And, of course the out-takes are always the most fun!
Linked to The Shabby Nest
Creative Jewish Mom





Sunday, February 19, 2012

Charity Boxes

The Jewish holiday of Purim is less than three weeks away. Although charity boxes, or tzedakah boxes (in hebrew) are a part of everyday life in a Jewish home, this holiday is a wonderful time to get into the giving habit--because during Purim we are required to give gifts of money to at least two needy people or worthy causes. 

I wanted my tzedakah boxes to reflect my taste and look great in my home, so here are a few ideas I tried--I'm very happy with the results.

I started out with plain unfinished wood banks that I ordered online from Oriental Trading Co. here.
I used Mod Podge glue to decoupage paper onto the boxes. (You can see my decoupaged table from this previous post).

First I made colored copies of coins and a map of Israel.

After cutting out small squares of the colored copies, I pasted them onto each side of the box with the Mod Podge glue as shown below.
After all the sides were glued, I brushed more glue over the tops of the paper to seal it.
Don't worry that the glue looks white, it will dry clear.
The tzedakah definition was printed out from my computer and given a tea stain with a wet tea bag for an antique, modeled look.

Although these are simple and elegant, I'll soon be making some fun, whimsical, tzedakah boxes just for kids!

Linked to creative jewish mom


Thursday, February 16, 2012

Words as Art

Although I finished decorating my granddaughter's room a year ago, the large blank wall next to her bed was crying out for some artwork. Even Moussia noticed it was bare and asked me for "pictures" (and she was only three years old)! To see the rest of her room click here.

Below is how the wall looked before.
Instead of artwork, I thought it might be interesting to incorporate typography. I asked my daughter and her husband for words that I could use to string together on ribbon and hang on the wall. They chose the Shema prayer. (After all, Moussia's dad is a rabbi!) In Judaism, this is probably the most important prayer we say, and Moussia says it every night before going to sleep.

I ordered several packs of chipboard alphabet letters online from Lobby Hobby and spray painted them with a white primer. (You can skip this step if you don't want to spray paint).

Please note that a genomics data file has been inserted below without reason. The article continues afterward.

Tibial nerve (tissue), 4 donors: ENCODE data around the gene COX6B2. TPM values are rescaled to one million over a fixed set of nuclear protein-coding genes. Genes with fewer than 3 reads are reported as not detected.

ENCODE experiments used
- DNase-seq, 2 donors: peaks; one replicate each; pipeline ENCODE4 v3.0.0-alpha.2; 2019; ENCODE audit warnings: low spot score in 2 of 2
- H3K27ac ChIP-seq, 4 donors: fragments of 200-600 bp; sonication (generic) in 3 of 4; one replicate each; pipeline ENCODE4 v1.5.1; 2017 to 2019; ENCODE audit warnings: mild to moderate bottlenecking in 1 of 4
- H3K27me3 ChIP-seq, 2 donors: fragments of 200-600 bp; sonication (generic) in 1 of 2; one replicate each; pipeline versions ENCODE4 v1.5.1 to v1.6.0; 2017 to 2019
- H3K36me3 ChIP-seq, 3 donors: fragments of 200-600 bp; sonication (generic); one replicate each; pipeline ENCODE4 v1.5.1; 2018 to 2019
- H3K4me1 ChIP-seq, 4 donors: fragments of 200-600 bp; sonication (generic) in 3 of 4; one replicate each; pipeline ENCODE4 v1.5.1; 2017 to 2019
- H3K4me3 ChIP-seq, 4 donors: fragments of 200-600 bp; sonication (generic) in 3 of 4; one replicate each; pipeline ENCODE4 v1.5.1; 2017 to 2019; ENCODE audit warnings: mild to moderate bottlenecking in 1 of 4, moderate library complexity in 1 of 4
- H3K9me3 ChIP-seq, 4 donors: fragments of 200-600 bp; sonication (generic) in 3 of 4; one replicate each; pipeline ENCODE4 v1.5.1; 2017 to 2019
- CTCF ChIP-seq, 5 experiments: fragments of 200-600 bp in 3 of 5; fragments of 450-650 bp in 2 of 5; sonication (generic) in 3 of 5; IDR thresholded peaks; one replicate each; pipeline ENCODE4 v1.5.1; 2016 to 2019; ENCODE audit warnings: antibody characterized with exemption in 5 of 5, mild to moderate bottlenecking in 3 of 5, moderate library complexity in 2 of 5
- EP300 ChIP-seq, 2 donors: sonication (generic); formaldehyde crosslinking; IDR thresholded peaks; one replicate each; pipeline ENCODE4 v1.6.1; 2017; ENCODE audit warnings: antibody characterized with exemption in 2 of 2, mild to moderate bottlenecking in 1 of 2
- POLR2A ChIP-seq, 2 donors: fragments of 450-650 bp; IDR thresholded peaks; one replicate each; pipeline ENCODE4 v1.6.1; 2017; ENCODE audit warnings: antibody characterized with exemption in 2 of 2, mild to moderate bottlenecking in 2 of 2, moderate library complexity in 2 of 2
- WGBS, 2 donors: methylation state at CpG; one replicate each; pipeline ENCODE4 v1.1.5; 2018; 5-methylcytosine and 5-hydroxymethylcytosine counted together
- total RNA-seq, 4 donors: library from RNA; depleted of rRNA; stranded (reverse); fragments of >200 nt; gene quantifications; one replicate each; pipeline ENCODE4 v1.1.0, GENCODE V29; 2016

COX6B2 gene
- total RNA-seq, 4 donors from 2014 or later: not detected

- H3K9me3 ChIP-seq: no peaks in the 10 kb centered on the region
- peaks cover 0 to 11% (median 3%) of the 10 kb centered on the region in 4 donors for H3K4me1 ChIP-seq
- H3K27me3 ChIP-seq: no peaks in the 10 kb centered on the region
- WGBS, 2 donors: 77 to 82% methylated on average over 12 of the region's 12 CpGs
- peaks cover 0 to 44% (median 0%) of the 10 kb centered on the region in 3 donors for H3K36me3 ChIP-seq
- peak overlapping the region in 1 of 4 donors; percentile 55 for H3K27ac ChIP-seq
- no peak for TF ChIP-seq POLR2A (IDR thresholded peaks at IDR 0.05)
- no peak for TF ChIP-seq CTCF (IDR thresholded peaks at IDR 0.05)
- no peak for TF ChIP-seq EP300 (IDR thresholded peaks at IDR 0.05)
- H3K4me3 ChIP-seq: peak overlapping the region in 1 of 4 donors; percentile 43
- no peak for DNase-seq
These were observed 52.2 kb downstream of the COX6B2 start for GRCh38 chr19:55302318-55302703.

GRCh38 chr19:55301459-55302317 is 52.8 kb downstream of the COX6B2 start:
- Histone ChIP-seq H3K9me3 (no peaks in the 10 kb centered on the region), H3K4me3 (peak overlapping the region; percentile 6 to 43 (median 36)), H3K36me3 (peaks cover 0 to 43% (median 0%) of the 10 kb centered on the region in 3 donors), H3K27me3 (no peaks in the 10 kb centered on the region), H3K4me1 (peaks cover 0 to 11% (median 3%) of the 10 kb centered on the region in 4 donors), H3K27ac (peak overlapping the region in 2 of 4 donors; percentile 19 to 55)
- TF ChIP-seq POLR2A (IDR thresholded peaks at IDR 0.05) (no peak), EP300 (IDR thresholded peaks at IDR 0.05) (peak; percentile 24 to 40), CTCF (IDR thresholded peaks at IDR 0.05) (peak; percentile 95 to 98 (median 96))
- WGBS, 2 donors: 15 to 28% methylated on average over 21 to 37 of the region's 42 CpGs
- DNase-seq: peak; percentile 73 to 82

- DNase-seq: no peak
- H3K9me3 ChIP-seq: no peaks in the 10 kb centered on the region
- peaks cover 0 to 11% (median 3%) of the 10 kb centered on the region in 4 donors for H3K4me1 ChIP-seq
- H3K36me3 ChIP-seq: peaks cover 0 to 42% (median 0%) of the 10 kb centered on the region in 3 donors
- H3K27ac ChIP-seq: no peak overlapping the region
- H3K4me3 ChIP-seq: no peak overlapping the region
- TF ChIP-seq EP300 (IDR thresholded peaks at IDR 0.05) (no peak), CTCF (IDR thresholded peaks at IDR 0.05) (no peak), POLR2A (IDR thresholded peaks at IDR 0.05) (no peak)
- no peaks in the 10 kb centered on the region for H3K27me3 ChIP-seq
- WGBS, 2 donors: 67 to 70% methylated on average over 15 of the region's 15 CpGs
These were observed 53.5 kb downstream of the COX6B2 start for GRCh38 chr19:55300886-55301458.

I chose Martha Stewart's new line of craft paints in a pearl finish for a bit of sheen, in white.
After the letters were painted, each one was stapled onto a white ribbon.
Thumbtacks were used to attach the ends of the ribbons into the drywall.
This is an easy, inexpensive way to add interest to a wall. You could also do a child's name, inspirational words or a quote. It's up to you!
Linked to addicted2decorating

Monday, February 13, 2012

Yosef's Second Birthday

Our grandson Yosef turned two! Like most two-year-old boys, he loves trucks and cars (which he calls beep-beeps). So when it came time to pick a theme for his party, it wasn't a question.
I used little yellow toy trucks as a jumping off point and added blue for a second party color. We kept things simple since the party was small and the children were very young. See the yellow cups? They're Starbucks cold drink cups, painted yellow. The lids fit nice and snug so I knew there would not be any spilled milk with these. (The nice people at Starbucks know me since I'm there so often and gave me the cups and tops for free!)
 I made the cupcake toppers using stickers, a circle punch and some other supplies...
Hanging the balloons from the ceiling with string is easier than getting a bunch of helium balloons into your car. Here's a little trick to get them to hang nicely...
Put a marble inside the balloon before blowing it up. The weight of the marble will keep it hanging straight.
The chocolate covered marshmallows couldn't be easier to make: put a stick into the marshmallow, dip it into melted chocolate, add sprinkles, done!

 All guests went home with goody boxes filled with hard-to-find kosher candy.
His favorite gift was a tool table from Savta and Sabba. Of course, big sister Moussia had to make sure he was doing everything correctly!

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The Shabby Nest










Thursday, February 9, 2012

Decoupaged Table

We've all seen antiques that have been either painted or stained. It's a great way to breathe new life in to an outdated piece and make it relevant to your home. But when it comes to re-finishing, it usually ends there.

I  know what you're thinking. "What else could I possibly do to update that dresser/nightstand/table other than slapping a coat of paint on it?"